oh, pennellville

it's nearly ten o'clock. barely as many degrees out. ruling the day are crystalline skies and sunshine. no hint of a breeze. even so, i bundle up: long underwear, jeans, wool sweater, scarf and hat. shearling boots, gloves, grayish puffy jacket. for the first time in a year, i pack my panasonic. i miss its reliable wide-angle capture. it catches more of the world. gives a different perspective.

calvin is at school, so i turn on my phone's ringer. then smellie and i drive to the point by way of pennellville road. not far from home, it has become one of my favorite places in the world. i park the car by the side of the road. with smellie off leash, she and i walk briskly in the cold. fists balled up in my pockets. squinching my toes back and forth to better make the blood flow.

unlike life, the terrain isn't difficult—no traffic. no obstacles. gentle slopes. roads are paved wide and flat and smooth. besides smellie, i'm all alone. the feeling is sensual and splendid, like when i used to travel solo far from home. a slim gravel margin runs between trench and road. i pause to study a frozen stream running from a culvert. treading tentatively to see if the ice is firm, i punch clear through. having grasped a nearby fencepost, i narrowly escape stepping into the frosty pool below. chuckling, i feel a bit like my former kid self. oh, to be so free again! oh, pennellville, to call you my own!

out here in the peace and quiet, sound travels as if on the backs of birds. out here, i can see bits of ocean kissing the horizon between stands of trees on a hill. out here, the sky is big and magnificent, like the west i ache for, love, and still think of as home. out here, it's like there's no care in the world. pennellville, you are my home away from home.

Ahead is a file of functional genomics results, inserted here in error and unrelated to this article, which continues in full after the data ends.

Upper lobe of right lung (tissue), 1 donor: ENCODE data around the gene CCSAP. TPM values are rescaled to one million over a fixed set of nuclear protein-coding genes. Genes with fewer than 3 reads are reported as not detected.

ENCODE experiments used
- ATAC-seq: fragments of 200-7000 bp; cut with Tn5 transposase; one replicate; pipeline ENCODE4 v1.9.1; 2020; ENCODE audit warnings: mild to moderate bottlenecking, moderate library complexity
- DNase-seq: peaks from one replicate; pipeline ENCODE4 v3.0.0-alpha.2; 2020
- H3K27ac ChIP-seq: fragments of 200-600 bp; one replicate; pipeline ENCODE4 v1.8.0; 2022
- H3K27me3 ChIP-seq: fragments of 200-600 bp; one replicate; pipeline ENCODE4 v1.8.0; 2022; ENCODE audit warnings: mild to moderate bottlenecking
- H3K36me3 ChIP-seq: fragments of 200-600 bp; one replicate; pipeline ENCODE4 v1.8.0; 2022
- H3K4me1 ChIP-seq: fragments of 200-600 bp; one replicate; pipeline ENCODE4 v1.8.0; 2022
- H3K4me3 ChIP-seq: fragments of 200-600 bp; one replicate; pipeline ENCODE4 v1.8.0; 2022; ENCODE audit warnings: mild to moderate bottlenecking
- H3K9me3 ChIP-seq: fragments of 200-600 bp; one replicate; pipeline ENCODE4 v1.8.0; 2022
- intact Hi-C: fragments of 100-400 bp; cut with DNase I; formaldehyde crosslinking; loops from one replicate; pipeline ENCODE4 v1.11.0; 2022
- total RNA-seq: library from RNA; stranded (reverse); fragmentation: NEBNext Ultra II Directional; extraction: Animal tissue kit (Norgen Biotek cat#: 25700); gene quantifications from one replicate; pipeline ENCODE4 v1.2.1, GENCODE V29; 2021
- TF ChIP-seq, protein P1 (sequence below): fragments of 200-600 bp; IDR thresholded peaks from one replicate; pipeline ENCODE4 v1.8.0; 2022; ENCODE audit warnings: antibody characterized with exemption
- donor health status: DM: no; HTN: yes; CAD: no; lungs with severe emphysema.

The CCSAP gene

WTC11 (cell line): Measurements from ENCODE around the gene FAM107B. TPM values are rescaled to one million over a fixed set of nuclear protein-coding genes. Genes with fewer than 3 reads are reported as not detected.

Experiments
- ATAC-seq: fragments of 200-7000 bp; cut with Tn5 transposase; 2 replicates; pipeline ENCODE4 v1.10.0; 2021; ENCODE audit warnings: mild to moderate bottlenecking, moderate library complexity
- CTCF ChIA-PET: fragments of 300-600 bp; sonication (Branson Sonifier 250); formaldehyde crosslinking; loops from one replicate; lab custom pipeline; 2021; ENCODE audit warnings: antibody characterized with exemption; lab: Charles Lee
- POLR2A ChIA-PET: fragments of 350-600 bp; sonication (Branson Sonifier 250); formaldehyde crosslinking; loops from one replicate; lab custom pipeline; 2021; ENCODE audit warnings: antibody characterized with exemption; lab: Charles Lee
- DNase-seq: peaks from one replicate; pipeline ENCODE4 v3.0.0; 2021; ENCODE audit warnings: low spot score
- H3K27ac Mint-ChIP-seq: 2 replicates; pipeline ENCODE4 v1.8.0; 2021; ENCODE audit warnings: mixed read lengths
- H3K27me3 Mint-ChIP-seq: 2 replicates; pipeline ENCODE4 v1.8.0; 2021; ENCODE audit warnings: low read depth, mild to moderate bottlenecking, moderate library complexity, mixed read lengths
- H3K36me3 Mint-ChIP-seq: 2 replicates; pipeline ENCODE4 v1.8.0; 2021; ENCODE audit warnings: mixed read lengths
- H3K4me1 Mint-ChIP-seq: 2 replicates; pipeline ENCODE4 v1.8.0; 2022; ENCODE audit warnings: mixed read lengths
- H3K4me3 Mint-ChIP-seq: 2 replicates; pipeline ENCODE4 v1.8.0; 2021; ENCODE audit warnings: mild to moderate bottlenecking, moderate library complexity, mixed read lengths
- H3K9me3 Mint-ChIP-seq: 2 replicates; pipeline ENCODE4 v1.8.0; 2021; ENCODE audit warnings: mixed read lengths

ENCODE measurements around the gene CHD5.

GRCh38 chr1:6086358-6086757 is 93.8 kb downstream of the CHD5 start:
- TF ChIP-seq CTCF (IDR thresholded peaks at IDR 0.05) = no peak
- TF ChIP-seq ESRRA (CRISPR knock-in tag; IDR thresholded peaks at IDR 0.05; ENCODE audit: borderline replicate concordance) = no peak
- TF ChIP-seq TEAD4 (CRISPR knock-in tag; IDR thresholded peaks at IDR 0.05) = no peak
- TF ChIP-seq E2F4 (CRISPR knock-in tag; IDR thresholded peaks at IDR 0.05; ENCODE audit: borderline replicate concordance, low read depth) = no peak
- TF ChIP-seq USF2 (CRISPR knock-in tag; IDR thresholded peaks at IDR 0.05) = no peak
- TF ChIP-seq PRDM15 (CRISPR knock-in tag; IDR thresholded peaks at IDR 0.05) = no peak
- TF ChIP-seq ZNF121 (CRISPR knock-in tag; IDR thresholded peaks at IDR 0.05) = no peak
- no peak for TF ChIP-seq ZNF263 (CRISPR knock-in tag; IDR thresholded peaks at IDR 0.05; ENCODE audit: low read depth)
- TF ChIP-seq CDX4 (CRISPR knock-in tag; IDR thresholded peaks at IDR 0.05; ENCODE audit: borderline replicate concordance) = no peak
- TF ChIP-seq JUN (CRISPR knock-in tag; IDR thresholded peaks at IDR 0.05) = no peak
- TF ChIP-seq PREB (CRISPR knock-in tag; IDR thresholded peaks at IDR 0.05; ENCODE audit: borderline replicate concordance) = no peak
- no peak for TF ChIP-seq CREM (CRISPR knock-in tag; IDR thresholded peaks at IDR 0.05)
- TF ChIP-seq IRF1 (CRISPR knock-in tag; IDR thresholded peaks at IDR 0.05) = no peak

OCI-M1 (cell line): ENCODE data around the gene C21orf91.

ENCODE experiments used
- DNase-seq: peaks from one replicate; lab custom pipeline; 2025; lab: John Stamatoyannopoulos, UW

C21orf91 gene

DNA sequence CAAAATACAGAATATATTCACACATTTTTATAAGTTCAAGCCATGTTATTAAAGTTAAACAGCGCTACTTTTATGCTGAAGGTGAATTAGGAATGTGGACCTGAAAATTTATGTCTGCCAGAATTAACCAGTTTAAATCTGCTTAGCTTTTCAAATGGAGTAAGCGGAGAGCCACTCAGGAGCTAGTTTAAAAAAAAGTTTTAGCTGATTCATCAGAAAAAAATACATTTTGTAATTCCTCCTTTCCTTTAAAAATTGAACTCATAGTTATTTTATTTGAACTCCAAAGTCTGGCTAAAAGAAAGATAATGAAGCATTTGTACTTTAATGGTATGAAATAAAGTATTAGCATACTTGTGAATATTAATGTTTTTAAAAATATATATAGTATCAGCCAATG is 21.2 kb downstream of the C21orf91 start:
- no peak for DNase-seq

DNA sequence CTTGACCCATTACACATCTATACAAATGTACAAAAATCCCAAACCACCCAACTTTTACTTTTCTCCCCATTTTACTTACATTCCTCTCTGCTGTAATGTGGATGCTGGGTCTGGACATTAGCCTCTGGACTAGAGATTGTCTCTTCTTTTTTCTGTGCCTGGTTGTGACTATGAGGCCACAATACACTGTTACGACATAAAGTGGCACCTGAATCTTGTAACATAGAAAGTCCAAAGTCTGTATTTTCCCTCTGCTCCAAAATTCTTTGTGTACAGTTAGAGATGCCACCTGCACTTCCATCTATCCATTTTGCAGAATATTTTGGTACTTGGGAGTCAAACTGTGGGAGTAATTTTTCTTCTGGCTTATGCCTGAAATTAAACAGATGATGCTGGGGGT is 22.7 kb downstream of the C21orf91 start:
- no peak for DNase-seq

as i walk and frame and shoot, i think about the past two years—the damn pandemic; the fourteen months my son stayed home; the scores of seizures he has endured; the conversations about elections, insurrections, masks, vaccinations, conspiracy theories, religion and its pitfalls, the true meaning of virtue. i wax nostalgic about the drives we took. the friends i've made—and hope to make—along the way; the ones i've kept and the ones who long ago somehow became estranged. pennellville, i want to whisper you every name.

in all, the dog and i go four miles. nothing to write home about. still, it's the furthest i've roamed since taking calvin out of school for three weeks after some brushes with covid. luckily, he didn't get infected. my ankles and feet are slightly sore. i'm not used to these boots; still, i could return again tomorrow. could see something new from one day to another—icy bubbles; frozen grassy waterfalls; red berry boughs; stately, naked oaks; bald eagles; snowy owls; dog walkers in hiking boots and puffers; runners of all ilks clad in myriad colors, each with their own distinct gait. 

oh, pennellville, thank you for giving me the space and freedom i can't easily get in other ways, during my virtual and prolonged lockdown with calvin. thank you for your steadfast offering of sanctuary and repose. for your quiet attention and embrace. for your lack of judgement. for your unwavering charm and beauty, no matter the season or weather. for allowing me to look upon you unabashedly and ponder anything. to see myself reflected in your skies and trees, pools and meadows. for the room you so freely give me to see and dream and feel anew.


  1. beautifully written! you must accumulate these essays into a book! Promise?

  2. I love this piece. I can feel your sense of freedom.